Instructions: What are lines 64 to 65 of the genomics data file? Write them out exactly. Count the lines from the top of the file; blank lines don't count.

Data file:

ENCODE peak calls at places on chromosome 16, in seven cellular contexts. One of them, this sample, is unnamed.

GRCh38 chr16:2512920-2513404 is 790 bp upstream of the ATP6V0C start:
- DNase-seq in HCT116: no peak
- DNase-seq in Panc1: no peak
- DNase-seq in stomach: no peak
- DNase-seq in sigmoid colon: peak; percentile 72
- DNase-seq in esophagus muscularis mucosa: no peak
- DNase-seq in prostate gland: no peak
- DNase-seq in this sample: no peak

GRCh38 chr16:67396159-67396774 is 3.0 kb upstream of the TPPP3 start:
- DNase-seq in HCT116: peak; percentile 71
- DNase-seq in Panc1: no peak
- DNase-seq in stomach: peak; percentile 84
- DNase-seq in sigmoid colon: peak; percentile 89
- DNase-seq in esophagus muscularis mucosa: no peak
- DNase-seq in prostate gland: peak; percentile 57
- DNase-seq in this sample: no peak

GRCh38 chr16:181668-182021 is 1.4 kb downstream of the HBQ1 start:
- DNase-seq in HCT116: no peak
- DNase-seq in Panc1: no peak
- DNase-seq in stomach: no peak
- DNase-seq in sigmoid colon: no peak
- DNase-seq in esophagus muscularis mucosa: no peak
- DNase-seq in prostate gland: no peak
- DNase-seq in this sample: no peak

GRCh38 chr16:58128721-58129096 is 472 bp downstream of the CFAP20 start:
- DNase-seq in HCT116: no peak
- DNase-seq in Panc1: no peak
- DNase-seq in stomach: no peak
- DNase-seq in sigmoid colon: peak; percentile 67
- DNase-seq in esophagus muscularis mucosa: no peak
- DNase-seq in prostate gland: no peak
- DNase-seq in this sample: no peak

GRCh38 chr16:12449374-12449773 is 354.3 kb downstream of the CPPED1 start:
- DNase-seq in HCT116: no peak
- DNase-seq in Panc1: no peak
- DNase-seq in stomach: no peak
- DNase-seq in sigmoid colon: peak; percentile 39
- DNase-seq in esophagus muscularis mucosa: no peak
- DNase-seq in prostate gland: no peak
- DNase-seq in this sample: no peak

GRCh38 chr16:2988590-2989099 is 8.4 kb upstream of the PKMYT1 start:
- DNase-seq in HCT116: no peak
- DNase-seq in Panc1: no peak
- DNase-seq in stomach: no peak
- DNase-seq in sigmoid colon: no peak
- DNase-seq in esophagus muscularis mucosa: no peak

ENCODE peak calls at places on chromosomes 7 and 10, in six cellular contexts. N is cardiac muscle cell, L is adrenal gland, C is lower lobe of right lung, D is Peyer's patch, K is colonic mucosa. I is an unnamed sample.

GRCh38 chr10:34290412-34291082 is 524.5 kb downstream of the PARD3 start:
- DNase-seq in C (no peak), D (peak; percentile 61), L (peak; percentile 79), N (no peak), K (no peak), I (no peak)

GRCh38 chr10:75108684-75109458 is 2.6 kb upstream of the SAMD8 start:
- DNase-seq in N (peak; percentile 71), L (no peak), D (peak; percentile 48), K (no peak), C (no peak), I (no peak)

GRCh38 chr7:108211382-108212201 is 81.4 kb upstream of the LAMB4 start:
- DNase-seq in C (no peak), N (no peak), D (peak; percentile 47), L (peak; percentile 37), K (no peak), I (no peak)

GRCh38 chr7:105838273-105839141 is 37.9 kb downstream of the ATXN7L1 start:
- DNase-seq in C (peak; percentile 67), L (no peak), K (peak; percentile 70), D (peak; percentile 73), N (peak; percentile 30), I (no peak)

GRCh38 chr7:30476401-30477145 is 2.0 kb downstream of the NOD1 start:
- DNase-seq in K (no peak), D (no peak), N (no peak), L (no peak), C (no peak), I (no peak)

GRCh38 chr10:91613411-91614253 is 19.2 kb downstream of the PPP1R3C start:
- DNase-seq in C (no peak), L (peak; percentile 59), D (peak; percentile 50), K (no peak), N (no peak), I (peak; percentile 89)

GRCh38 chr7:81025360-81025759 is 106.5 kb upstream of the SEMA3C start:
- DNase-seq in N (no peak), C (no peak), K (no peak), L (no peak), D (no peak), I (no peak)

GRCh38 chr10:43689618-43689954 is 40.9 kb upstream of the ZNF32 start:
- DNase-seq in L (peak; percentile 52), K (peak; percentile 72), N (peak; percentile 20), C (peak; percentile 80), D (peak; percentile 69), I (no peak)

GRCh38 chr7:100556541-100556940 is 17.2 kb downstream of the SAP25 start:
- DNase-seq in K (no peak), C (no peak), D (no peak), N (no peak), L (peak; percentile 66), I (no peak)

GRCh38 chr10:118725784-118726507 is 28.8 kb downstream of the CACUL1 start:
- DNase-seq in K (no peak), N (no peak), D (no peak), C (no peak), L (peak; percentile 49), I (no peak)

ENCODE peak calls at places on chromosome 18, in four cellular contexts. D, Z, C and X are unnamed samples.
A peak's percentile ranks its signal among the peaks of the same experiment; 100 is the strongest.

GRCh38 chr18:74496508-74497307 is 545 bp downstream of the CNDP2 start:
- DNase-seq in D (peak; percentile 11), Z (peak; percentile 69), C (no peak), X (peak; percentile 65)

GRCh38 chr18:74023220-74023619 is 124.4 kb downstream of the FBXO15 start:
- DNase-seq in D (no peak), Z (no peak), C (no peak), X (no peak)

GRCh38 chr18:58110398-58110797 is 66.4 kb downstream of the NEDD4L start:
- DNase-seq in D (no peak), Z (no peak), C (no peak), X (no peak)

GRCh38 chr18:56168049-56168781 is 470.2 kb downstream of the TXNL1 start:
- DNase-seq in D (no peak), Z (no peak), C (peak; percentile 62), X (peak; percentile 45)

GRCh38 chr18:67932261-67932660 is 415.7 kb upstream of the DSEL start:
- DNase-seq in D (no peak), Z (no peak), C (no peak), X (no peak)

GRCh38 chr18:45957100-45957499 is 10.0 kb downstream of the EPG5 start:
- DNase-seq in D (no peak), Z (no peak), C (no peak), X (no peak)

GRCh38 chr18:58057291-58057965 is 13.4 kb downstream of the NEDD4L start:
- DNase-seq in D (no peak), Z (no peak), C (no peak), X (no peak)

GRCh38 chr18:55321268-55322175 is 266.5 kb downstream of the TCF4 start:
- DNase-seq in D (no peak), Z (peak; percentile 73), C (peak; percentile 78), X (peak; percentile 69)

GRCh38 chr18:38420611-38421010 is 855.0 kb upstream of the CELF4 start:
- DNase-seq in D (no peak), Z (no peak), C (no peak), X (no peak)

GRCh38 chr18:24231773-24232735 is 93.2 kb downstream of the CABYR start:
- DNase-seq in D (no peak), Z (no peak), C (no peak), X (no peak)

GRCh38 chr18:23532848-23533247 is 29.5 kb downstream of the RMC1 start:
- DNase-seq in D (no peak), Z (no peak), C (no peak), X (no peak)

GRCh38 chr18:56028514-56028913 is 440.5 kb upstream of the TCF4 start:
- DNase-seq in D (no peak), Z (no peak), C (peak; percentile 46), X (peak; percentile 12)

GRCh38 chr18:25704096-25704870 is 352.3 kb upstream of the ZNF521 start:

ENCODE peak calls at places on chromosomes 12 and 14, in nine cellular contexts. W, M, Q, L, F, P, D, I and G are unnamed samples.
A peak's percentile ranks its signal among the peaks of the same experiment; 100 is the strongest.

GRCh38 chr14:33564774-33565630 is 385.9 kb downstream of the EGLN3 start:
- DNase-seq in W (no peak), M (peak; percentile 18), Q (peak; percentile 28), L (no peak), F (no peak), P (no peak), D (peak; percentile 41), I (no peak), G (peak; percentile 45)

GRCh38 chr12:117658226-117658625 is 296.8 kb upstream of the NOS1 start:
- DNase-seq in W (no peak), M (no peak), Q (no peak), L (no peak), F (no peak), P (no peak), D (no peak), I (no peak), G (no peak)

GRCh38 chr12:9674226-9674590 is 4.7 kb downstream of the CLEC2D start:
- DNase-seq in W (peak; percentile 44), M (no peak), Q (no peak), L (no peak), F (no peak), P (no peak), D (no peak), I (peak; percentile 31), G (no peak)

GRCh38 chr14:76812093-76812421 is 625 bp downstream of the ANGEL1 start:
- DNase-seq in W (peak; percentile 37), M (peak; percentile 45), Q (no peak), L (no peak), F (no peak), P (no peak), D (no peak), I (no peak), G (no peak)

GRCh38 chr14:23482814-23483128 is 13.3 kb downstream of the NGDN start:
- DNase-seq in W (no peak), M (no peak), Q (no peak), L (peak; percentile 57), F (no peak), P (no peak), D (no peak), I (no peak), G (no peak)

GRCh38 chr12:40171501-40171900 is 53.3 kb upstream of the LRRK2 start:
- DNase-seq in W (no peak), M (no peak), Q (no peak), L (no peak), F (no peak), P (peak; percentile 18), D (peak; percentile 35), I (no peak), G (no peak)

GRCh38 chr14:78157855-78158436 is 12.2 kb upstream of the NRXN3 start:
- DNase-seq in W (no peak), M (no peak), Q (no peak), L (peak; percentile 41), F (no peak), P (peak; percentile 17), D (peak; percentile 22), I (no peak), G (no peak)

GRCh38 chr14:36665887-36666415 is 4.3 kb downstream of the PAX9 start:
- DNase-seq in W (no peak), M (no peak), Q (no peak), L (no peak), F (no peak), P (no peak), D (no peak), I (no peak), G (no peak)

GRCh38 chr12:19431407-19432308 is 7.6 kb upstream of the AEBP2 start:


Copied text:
- DNase-seq in L (peak; percentile 52), K (peak; percentile 72), N (peak; percentile 20), C (peak; percentile 80), D (peak; percentile 69), I (no peak)

GRCh38 chr7:100556541-100556940 is 17.2 kb downstream of the SAP25 start: